Although preferences might not be evidence relevant to determining validity of the issue, information about participants' preferences can be useful for evaluating information that might be evidence. For example, a participant might withhold information because it supports a position the participant opposes. Or a participant might offer support for another participant's contribution for a similar reason. When someone is silent unexpectedly, consider encouraging a comment.
Warnings and threats
A warning is a very strong suggestion that specific adverse events might occur or certainly will occur. A warning can be a simple contribution such as, "We'd best prepare for Hurricane Katrina." The strength of the suggestion derives from the basis for the warning, which the contributor regards as validated. Warnings might or might not be conditional. A conditional warning is one such as, "Unless we begin to retire some technical debt, costs for even simple modifications will grow."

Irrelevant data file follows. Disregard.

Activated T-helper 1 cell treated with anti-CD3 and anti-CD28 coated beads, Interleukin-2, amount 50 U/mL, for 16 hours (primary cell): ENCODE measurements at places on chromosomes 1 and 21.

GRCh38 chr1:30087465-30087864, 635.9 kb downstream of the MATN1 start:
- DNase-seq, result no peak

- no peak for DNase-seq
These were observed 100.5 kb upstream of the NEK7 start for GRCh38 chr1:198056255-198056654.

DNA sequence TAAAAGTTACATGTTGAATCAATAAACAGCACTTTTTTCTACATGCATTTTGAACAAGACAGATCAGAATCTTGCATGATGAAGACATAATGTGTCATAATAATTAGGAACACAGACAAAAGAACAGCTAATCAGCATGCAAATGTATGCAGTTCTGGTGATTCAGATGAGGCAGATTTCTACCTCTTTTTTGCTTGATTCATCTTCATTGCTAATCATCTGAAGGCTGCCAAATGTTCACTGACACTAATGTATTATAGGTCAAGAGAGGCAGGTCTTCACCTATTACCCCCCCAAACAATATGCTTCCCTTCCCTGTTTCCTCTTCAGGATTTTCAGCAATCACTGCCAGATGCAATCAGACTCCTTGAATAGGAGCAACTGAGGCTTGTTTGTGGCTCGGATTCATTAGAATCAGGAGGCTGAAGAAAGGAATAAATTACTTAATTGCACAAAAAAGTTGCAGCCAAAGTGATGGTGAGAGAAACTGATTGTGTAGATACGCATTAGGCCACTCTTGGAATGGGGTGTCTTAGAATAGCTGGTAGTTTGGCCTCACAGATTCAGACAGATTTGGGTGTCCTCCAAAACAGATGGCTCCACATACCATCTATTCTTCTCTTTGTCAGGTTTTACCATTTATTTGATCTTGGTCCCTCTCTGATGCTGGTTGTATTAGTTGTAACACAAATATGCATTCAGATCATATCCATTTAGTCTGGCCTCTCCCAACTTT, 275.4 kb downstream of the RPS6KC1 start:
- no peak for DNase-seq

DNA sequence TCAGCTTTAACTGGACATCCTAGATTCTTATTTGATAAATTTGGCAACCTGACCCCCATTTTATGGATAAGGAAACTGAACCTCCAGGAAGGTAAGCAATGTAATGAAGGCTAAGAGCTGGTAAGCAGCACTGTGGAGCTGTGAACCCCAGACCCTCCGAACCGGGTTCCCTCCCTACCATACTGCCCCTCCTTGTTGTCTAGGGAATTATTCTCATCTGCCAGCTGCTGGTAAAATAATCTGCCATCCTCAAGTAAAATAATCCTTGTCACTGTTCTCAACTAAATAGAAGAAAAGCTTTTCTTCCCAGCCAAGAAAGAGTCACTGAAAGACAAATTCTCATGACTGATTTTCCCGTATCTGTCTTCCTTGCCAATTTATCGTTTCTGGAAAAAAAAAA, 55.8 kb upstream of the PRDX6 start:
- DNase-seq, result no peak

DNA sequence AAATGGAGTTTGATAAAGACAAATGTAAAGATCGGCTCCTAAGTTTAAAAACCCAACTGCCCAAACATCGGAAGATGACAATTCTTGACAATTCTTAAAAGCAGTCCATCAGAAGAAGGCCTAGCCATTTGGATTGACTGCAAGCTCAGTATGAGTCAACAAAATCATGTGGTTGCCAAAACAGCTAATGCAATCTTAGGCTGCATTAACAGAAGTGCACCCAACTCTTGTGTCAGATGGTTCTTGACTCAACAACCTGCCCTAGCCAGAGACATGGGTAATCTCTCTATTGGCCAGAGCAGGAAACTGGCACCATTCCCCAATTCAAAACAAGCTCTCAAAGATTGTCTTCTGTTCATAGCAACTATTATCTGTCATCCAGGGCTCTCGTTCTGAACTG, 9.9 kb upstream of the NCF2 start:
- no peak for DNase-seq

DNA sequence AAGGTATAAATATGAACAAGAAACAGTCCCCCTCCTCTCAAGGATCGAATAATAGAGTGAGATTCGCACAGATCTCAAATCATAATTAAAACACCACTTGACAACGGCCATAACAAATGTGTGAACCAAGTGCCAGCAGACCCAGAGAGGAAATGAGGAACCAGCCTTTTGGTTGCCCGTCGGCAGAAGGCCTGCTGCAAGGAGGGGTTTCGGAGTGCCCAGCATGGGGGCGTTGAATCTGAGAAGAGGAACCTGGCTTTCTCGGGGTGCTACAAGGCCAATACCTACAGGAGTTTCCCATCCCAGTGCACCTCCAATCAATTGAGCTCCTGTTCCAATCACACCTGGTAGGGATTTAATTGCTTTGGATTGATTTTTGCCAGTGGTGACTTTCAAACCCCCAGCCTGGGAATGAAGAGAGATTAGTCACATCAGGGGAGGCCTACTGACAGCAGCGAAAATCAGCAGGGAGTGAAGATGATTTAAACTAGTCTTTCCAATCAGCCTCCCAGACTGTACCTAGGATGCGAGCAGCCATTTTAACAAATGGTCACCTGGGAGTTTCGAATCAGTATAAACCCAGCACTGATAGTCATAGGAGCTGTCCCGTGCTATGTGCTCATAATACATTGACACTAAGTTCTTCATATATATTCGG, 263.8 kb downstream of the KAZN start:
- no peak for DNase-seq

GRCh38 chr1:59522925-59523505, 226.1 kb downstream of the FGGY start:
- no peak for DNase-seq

A threat is a form of warning in which the author of the adverse event is either the person expressing the threat, or someone closely associated with the person expressing the threat.
Some threats are conditional. Because emotional decisions can lead
to unpredictable and unwelcome
results, we must manage the effects
of emotions on our decisions
For example, "If you do X, I'll do Y." Issuing a threat is often a tactic for persuading a target to make a choice that favors the threatener.
Warnings and threats differ from other kinds of contributions in the intensity of the emotional responses they can elicit. Groups intent on making rational decisions need to be alert when warnings or threats become part of the pre-decision discussion. Until warnings and threats abate, decision quality is at risk.